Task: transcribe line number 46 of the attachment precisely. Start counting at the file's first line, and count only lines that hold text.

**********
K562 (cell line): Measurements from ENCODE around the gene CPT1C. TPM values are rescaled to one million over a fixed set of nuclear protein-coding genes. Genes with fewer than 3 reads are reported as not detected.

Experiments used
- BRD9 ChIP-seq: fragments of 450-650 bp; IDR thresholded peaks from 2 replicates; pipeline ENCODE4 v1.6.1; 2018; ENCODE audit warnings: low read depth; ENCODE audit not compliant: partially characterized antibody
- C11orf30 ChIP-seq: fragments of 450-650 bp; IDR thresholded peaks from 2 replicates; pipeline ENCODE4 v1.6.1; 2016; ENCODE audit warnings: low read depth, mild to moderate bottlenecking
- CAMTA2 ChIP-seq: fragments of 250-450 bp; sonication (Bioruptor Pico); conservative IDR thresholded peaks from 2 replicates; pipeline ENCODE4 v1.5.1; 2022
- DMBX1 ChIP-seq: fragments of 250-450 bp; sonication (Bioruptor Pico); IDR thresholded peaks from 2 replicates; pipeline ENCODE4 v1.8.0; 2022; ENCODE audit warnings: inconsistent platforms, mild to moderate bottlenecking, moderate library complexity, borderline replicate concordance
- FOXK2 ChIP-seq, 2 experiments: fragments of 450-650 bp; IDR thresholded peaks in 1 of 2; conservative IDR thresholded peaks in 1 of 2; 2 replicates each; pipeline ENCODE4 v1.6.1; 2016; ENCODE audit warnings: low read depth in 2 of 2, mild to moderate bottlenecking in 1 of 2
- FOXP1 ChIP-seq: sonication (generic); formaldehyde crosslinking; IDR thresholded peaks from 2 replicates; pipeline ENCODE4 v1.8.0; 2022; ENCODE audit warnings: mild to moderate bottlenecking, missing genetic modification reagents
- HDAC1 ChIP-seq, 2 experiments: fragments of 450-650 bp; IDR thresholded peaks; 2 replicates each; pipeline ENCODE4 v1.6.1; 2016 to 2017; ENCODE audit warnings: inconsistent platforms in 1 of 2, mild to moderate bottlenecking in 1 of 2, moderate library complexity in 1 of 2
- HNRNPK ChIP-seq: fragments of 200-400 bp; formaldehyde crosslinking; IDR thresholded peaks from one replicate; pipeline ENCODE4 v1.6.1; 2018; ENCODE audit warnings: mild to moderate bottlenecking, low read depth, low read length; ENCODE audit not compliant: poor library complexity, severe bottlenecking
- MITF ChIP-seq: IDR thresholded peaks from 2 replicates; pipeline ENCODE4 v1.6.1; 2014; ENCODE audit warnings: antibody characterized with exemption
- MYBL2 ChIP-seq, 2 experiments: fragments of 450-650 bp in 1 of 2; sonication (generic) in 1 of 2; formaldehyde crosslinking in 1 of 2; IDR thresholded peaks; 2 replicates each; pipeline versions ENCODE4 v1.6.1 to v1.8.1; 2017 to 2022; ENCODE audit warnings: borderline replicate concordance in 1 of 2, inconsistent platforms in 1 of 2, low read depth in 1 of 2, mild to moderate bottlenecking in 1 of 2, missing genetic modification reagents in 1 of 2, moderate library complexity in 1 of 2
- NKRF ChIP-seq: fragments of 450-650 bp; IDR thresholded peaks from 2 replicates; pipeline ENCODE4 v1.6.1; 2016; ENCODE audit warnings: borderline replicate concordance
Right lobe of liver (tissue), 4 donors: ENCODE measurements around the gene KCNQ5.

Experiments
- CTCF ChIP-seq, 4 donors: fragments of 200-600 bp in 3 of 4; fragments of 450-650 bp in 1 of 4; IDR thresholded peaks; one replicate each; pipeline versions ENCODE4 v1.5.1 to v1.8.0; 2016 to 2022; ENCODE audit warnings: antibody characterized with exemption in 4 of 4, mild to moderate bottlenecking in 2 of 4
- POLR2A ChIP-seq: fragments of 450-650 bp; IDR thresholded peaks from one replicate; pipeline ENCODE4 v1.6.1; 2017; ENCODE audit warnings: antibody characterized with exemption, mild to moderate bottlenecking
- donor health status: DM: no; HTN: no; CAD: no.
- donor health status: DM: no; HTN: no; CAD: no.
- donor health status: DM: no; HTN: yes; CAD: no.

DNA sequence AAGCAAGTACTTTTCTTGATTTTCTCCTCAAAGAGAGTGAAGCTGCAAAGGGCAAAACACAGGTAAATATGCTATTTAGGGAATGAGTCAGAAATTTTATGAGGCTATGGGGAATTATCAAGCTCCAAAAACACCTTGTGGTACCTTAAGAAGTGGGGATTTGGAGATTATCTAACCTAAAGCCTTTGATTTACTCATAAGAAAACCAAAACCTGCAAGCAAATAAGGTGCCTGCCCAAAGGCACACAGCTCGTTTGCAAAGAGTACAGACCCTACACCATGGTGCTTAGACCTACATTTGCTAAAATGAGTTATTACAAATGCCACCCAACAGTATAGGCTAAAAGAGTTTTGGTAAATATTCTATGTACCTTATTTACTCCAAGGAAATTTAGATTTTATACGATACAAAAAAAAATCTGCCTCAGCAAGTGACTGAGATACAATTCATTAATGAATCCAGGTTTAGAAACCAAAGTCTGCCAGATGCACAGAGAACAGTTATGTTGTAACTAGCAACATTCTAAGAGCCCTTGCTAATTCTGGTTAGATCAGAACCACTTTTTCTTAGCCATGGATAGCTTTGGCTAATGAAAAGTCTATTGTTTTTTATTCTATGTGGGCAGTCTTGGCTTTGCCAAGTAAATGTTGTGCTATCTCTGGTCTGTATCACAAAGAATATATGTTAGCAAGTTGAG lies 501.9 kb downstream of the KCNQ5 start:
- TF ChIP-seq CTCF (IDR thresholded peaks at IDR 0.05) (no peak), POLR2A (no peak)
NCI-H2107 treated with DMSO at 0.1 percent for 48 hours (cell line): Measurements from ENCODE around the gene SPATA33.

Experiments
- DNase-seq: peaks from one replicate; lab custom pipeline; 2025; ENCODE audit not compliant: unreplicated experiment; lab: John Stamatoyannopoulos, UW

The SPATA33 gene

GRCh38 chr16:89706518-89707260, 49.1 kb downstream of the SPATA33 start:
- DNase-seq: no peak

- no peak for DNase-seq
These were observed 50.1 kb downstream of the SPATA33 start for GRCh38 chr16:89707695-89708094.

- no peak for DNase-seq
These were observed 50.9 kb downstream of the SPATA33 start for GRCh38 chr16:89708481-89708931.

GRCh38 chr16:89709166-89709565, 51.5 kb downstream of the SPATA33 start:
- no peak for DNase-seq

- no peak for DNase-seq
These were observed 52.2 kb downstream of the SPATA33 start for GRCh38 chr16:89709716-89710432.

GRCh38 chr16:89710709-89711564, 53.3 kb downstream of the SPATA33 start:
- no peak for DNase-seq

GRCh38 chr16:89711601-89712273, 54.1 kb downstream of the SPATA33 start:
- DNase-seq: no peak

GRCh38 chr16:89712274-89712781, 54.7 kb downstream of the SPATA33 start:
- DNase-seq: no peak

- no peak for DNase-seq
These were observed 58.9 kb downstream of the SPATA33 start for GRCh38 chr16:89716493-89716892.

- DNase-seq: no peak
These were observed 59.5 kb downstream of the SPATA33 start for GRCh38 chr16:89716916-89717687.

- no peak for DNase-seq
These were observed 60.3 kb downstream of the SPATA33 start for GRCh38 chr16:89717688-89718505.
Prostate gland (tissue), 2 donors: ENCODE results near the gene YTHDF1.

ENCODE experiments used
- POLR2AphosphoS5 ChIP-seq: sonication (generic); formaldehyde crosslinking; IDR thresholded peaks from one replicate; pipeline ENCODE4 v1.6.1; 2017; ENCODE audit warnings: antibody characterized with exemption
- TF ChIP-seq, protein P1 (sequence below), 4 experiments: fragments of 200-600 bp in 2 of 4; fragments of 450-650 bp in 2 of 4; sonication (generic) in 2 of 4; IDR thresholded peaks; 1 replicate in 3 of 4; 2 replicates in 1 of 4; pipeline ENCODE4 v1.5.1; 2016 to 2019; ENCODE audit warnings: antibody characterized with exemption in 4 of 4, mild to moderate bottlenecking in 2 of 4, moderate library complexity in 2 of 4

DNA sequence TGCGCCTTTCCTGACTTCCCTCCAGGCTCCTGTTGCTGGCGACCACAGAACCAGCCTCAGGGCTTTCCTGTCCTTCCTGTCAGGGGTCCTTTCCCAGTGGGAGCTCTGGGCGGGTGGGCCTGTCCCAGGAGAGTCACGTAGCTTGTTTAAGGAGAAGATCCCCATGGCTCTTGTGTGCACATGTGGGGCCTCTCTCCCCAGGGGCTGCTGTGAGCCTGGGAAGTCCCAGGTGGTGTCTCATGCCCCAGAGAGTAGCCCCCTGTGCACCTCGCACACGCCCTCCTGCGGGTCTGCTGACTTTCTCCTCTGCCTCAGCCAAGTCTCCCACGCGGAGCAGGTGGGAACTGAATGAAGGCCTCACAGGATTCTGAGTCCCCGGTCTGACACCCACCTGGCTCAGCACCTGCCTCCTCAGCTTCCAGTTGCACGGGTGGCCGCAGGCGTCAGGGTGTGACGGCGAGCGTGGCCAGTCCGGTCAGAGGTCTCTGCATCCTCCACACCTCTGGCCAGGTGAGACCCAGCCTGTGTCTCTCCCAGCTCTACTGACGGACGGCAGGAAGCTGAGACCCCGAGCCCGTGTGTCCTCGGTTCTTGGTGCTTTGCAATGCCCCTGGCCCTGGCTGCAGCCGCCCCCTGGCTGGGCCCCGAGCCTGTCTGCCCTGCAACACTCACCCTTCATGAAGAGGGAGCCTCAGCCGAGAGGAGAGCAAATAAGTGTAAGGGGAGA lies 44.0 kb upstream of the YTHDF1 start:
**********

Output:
These were observed 59.5 kb downstream of the SPATA33 start for GRCh38 chr16:89716916-89717687.